Oh, how we miss him still, but he left us all his beautiful, painful, truthful music that speaks to us and our realities still today” “So Much Trouble In The World … indeed!” When it came to Marley working on musical projects, it was always done with an experimental attitude towards them. Where he would always explore all his options, experiences, and ideas first. Then eventually they became a song with elements of reggae, ska, and a rocksteady vibe. Some even more spiritual later in life. He transcends what the definition of a true music icon can be including the first Jamaican artist to achieve international superstardom. And global superstar!
Furthermore, he had this distinctive vocal and songwriting style that would make you stop and listen and feel something new. When it comes to his career, he followed his heart which led him down his musical path. Still to this day, his songs leave a profound impact in the world.
Check out Crazy Baldhead/Running Away (Live At The Rainbow Theatre – Circa 1977).
Bob Marley, The Musician & Advocate
While things were just not working out in his family situation at the time, at age 14, he leaves home to pursue a music career in Kingston. He becomes a student of local singer and devout Rastafarian Joe Higgs. He finally cuts his first single, “Judge Not,” in 1962 for Leslie Kong, but shortly after he severs ties with the famed producer soon after over a monetary dispute. They sign on with producer Coxsone Dodd’s legendary Studio One and record their debut, “I’m Still Waiting.” Starting out as a five member band, two of the members leave to follow a different direction. And then there was three!
No Worries, because Marley takes over the lead vocal duties, and in early 1964, the group’s follow-up, “Simmer Down,” tops the Jamaican charts. Along with a series of singles including “Let Him Go (Rude Boy Get Gail),” “Dancing Shoes,” “Jerk in Time,” “Who Feels It Knows It,” and “What Am I to Do” follows shortly after, and in all, the Wailers recorded some 70 tracks for Dodd before disbanding in 1966.. Shortly after, He then decides to collaborate with Peter Tosh and Bunny Wailer to create “The Wailers.”
This group later becomes “Bob Marley and the Wailers.” garnering international fame. Also, making Bob Marley, Bunny wailer and Peter Tosh a household name. Bringing worldwide attention to the Jamaican culture, Reggae music and the Rastafari movement.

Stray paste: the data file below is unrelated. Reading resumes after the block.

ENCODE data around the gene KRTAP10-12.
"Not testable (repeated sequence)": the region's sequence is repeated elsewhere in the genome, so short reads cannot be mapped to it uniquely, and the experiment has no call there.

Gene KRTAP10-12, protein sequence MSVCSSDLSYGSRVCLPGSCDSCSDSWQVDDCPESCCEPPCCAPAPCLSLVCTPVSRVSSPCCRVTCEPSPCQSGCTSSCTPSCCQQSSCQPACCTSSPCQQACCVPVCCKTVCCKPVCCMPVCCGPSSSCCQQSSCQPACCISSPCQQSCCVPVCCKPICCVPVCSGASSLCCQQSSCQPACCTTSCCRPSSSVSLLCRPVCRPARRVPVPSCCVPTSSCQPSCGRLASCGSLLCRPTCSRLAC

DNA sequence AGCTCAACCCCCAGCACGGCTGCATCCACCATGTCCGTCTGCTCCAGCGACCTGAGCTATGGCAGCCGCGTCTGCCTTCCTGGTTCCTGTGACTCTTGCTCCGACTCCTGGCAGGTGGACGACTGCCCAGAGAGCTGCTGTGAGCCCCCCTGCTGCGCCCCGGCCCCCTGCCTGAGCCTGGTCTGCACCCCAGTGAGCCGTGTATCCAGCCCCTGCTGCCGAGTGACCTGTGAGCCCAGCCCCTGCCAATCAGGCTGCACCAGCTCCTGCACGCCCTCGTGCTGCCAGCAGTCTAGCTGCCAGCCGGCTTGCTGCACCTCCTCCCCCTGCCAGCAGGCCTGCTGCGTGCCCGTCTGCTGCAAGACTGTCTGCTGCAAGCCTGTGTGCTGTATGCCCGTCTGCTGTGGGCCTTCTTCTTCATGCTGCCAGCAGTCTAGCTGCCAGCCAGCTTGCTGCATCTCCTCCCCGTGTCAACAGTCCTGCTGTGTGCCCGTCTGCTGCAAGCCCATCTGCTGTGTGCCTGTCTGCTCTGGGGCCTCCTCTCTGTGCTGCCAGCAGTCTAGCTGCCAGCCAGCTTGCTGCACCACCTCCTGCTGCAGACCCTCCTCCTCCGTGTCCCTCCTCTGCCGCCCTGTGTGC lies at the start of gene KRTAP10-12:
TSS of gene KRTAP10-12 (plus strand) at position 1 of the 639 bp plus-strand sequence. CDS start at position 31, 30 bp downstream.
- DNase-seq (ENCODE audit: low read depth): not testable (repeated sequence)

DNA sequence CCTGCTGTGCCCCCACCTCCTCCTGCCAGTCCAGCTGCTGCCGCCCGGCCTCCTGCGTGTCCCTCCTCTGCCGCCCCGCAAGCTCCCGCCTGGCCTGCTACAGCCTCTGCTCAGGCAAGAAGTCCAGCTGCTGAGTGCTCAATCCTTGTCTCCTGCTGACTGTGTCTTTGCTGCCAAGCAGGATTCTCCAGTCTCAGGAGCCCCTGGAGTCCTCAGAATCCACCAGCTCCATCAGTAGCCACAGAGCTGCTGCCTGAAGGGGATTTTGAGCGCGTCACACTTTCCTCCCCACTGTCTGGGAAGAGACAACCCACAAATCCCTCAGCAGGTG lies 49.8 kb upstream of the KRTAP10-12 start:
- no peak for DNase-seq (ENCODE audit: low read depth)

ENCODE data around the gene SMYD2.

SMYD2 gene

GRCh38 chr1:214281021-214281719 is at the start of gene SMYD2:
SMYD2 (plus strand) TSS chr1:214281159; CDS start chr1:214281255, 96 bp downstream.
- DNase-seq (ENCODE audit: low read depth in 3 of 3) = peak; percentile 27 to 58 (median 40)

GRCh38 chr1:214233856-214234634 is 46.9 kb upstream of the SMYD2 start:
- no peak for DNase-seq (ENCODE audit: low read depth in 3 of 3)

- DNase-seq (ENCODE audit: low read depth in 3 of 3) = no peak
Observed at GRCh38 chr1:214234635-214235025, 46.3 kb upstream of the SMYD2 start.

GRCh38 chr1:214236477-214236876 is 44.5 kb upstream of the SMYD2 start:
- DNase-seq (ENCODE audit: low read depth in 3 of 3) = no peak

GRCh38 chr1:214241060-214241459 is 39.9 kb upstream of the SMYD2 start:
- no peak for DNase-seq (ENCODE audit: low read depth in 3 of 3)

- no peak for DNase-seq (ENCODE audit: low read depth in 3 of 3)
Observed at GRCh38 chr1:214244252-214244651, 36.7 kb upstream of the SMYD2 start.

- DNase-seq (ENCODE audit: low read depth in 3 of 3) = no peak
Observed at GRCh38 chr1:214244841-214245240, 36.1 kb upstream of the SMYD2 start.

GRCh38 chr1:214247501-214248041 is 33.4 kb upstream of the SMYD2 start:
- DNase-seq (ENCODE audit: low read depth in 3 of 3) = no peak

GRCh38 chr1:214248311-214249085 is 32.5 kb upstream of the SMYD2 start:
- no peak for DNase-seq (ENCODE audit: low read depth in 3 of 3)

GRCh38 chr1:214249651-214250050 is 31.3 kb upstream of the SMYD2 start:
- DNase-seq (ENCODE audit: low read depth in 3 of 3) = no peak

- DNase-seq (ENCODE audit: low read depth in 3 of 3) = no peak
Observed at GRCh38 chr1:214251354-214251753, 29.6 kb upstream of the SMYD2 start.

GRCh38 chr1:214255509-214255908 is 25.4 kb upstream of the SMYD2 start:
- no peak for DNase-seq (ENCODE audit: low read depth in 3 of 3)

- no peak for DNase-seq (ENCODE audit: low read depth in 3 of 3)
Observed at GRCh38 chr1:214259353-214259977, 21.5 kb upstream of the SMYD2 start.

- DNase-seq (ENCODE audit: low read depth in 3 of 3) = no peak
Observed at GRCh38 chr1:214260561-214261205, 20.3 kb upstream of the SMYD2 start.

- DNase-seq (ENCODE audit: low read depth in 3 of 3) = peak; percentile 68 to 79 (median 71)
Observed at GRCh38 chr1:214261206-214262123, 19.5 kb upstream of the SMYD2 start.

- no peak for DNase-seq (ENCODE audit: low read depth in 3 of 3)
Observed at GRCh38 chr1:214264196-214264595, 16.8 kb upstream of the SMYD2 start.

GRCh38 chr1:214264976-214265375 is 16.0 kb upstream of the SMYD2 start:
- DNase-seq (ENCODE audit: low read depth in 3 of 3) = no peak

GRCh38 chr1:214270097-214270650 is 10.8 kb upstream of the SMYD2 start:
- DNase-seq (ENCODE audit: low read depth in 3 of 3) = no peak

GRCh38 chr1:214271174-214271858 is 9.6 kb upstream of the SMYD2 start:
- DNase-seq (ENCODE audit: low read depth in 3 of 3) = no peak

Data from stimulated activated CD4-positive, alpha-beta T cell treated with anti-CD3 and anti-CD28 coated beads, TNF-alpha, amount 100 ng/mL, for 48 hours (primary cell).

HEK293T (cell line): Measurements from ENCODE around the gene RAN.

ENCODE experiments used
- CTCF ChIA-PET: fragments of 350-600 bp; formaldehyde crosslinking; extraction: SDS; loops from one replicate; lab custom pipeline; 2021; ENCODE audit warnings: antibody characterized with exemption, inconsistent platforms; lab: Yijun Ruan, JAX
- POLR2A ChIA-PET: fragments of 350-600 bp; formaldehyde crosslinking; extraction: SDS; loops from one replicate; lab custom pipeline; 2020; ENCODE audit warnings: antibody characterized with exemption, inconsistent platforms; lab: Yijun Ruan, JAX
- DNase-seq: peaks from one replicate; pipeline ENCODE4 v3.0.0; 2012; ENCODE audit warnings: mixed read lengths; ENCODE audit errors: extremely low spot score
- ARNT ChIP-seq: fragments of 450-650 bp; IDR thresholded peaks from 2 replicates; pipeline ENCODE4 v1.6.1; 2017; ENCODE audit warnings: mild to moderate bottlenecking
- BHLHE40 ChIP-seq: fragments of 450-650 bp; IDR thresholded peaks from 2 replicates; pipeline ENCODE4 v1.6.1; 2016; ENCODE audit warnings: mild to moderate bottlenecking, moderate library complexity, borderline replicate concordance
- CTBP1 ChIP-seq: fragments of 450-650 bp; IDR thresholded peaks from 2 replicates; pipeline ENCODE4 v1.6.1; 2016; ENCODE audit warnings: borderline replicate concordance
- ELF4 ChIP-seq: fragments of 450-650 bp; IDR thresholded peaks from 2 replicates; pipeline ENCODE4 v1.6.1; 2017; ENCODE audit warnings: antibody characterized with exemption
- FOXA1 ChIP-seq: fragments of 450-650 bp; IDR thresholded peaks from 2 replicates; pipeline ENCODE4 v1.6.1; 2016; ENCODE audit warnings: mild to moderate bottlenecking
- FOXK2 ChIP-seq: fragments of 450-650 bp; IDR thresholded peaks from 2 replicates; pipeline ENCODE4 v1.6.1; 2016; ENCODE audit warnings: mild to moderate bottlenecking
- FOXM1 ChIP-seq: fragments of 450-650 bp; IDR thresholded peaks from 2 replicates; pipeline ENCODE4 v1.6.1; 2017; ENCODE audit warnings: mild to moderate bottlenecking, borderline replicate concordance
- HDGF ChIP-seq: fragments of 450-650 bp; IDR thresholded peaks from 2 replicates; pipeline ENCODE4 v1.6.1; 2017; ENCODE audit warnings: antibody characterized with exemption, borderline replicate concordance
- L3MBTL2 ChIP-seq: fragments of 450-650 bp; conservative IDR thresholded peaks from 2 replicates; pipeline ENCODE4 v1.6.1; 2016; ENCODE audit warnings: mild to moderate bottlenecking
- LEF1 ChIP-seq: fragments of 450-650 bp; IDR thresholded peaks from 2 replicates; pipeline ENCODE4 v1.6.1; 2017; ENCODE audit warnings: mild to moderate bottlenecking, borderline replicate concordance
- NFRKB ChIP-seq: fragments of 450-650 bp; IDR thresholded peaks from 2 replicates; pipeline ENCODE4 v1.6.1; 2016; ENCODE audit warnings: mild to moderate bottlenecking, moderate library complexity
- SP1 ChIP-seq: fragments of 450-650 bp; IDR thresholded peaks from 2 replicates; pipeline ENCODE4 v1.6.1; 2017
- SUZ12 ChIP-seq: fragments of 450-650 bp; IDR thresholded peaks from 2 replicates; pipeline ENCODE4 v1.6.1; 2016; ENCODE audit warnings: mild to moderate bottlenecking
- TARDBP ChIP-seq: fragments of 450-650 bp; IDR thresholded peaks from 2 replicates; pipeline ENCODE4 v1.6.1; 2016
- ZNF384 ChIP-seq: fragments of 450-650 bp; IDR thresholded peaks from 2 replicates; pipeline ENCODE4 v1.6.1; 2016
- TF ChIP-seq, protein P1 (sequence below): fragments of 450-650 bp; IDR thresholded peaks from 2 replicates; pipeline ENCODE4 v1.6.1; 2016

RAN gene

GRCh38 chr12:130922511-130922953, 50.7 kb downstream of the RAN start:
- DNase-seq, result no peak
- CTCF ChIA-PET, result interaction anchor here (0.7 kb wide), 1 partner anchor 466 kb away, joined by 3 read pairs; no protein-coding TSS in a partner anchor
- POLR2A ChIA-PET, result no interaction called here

Check out Bob Marley And The Wailers performing ‘Get Up, Stand Up’ live at The Open Air Festival in Munich, Germany on the 1st of June during the 1980 Uprising Tour.
Live at The Old Grey Whistle, 1973
Bob Marley & The Wailers do a live in-studio performance for London’s Top Gear Radio Show before performing live for BBC Channel 2′s Old Grey Whistle Test. They perform “Stir It Up” and “Concrete Jungle” during this set. This is one of only 2 or 3 times where Bob Marley, Peter Tosh, and Bunny Wailer are captured on video performing together as The Wailers. The Band Line-up Bob Marley, vocals, rhythm guitar
Peter Tosh, vocals, lead guitar, Bunny Wailer, vocals, percussion, Aston Barrett, bass Carlton Barrett, drums, Earl ‘Wya’ Lindo, keyboards.
I chose this video because this was the first one, I saw of the band as a kid on television. I have to say I was mesmerized by the performance. I thought to myself that one day, I would get to see him live in concert if he ever came to south Florida and he finally did! The next-door neighbor lady took us to see the band. Although the traffic was horrifying!
We didn’t get to the show (I believe at the Miami Jai Alai) until it was almost over but we got to see some of it towards the end and yes, he most certainly left an impression even if it was watching the performance from the nose bleed seats. Sadly, he passes on May 11, 1981 at 36.
Considered the patron saint of Reggae. He produces mellow island beats that spread the message of peace, love and positive vibes. Furthermore, Bob Marley is reggae’s foremost practitioner and emissary, embodying its spirit and spreading its gospel to all. Although the Wailers are popular in Jamaica. Not until the group signs with Chris Blackwell’s Island Records in the early Seventies do they capture an international audience.
Their first recordings for Island, Catch a Fire (1973) and Burnin’ (1973), are hard-hitting albums. Furthermore, critic Robert Christgau calls these albums full of what Marley’s “melodic propaganda”. The latter contains “I Shot the Sheriff”. Reggae aficionado Eric Clapton’s version of the song went to #1 in 1974. Which further carries the name of Marley and the Wailers beyond their Jamaican home base.
Meanwhile, Marley’s music continues to find an audience. With sales of more than 10 million in the U.S. alone (probably more than this). The album Legend, a best of spanning the Island Records years (1972-1981) remains to this day, the best-selling album by a Jamaican artist. As well as the best-selling reggae album in history.
To learn more about this Amazing artist check out his web-site: https://www.bobmarley.com/ – There is a lot of great stuff to check out!
Video Credits: Crazy Baldhead – Bob Marley Website, Bob Marley Website – Get Up, Stand Up (Live at Munich, 1980), Bob Marley Website – Bob Marley & The Wailers – Stir It Up (Live at The Old Grey Whistle, 1973), ZAIDINREGGAE – Bob Marley Live 80 HD “Redemption Song – Could You Be Loved.